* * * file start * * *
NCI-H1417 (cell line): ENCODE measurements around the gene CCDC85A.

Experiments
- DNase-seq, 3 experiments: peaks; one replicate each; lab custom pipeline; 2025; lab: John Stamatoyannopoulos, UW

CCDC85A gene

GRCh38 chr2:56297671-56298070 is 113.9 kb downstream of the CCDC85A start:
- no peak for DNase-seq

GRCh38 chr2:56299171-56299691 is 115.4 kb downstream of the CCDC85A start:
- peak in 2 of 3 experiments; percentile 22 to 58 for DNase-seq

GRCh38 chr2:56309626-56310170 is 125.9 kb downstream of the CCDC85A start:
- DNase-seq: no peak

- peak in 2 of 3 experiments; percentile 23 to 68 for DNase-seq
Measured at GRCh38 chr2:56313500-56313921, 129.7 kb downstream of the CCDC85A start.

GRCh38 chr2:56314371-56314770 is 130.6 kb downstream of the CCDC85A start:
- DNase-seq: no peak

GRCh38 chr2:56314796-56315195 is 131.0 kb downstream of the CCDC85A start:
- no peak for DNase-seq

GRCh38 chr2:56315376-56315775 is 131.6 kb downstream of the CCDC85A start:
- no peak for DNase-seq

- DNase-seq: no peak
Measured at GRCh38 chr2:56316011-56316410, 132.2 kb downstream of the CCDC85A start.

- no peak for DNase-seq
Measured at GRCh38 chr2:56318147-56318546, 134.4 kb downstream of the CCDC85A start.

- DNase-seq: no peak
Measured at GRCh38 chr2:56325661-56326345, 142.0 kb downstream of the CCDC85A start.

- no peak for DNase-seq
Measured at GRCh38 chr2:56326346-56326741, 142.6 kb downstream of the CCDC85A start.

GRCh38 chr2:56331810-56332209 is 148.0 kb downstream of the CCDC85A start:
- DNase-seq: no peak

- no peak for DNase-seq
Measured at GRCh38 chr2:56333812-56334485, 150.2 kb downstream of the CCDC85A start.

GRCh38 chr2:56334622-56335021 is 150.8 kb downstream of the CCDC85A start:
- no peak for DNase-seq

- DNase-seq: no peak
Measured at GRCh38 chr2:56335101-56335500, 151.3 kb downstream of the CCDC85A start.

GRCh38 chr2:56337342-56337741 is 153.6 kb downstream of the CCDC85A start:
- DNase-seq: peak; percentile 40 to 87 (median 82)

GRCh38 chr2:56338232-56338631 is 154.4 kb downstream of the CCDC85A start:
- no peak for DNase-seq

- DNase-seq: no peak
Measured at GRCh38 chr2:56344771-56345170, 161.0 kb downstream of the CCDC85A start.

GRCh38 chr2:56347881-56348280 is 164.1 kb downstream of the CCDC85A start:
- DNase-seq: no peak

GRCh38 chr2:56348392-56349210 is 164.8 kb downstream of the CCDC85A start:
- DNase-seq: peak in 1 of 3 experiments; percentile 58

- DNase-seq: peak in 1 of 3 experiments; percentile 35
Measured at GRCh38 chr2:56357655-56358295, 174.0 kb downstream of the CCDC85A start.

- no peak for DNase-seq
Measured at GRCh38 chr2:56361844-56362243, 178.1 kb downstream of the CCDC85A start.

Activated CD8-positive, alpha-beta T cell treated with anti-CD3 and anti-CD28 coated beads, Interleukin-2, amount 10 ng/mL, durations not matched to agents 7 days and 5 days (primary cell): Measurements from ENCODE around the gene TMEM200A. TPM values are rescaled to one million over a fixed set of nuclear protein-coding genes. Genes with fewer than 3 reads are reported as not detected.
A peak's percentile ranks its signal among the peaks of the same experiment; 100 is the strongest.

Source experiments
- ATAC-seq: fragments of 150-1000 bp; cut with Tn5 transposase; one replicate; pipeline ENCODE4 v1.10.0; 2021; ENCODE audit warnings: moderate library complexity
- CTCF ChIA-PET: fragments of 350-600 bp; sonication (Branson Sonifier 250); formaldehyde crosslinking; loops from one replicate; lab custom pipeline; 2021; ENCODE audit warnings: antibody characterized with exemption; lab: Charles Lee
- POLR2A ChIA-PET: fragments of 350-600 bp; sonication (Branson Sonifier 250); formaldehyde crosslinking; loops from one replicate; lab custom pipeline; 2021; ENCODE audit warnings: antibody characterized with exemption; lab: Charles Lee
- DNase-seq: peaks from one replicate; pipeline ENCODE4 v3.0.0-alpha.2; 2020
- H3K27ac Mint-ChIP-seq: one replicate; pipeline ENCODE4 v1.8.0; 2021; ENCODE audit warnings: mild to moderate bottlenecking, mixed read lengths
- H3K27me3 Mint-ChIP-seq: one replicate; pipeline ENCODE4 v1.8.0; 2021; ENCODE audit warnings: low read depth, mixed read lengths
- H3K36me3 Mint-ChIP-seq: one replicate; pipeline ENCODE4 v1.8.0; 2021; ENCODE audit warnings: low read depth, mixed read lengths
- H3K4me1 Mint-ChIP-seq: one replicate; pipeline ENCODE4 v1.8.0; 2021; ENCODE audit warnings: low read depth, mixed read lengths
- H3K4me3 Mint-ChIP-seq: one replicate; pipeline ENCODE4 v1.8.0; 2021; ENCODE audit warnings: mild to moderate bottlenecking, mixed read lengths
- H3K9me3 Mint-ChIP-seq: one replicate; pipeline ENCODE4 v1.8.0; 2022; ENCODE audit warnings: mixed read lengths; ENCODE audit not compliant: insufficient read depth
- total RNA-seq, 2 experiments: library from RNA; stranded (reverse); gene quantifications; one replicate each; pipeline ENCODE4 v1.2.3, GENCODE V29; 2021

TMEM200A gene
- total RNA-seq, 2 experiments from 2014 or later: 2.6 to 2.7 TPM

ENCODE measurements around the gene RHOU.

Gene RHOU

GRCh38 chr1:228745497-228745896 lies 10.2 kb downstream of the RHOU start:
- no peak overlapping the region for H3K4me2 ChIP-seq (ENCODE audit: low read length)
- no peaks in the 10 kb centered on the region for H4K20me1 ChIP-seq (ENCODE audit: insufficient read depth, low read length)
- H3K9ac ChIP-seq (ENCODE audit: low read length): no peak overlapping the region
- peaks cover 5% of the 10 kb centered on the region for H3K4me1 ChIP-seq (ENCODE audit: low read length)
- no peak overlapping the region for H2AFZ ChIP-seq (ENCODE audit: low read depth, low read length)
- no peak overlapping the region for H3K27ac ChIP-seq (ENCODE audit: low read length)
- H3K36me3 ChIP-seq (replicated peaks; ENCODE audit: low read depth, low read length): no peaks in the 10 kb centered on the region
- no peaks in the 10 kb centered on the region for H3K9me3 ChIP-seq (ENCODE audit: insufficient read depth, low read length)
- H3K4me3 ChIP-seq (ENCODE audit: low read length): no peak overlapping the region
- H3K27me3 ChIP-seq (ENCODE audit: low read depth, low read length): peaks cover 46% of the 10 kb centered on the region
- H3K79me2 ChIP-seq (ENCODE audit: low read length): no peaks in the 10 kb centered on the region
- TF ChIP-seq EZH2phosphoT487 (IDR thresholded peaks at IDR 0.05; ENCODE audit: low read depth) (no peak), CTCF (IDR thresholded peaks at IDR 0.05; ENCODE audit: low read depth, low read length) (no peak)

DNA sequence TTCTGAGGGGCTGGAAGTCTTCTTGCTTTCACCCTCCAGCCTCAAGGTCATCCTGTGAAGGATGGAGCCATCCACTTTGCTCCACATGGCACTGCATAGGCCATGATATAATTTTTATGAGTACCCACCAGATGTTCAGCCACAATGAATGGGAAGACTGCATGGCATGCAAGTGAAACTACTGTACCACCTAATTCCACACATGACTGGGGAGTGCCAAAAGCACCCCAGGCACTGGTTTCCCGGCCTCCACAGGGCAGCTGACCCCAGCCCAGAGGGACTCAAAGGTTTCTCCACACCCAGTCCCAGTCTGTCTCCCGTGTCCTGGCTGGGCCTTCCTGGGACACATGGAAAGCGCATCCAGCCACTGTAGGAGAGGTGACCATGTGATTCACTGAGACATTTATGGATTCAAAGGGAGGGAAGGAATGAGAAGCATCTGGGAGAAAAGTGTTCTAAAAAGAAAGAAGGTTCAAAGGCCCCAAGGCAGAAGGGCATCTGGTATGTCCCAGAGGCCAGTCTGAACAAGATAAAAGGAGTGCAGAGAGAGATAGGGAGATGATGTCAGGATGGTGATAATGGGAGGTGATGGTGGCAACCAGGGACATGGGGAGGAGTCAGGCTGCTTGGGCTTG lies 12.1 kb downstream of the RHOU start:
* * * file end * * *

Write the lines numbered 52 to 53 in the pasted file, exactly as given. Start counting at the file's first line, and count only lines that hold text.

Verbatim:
- ATAC-seq: fragments of 150-1000 bp; cut with Tn5 transposase; one replicate; pipeline ENCODE4 v1.10.0; 2021; ENCODE audit warnings: moderate library complexity
- CTCF ChIA-PET: fragments of 350-600 bp; sonication (Branson Sonifier 250); formaldehyde crosslinking; loops from one replicate; lab custom pipeline; 2021; ENCODE audit warnings: antibody characterized with exemption; lab: Charles Lee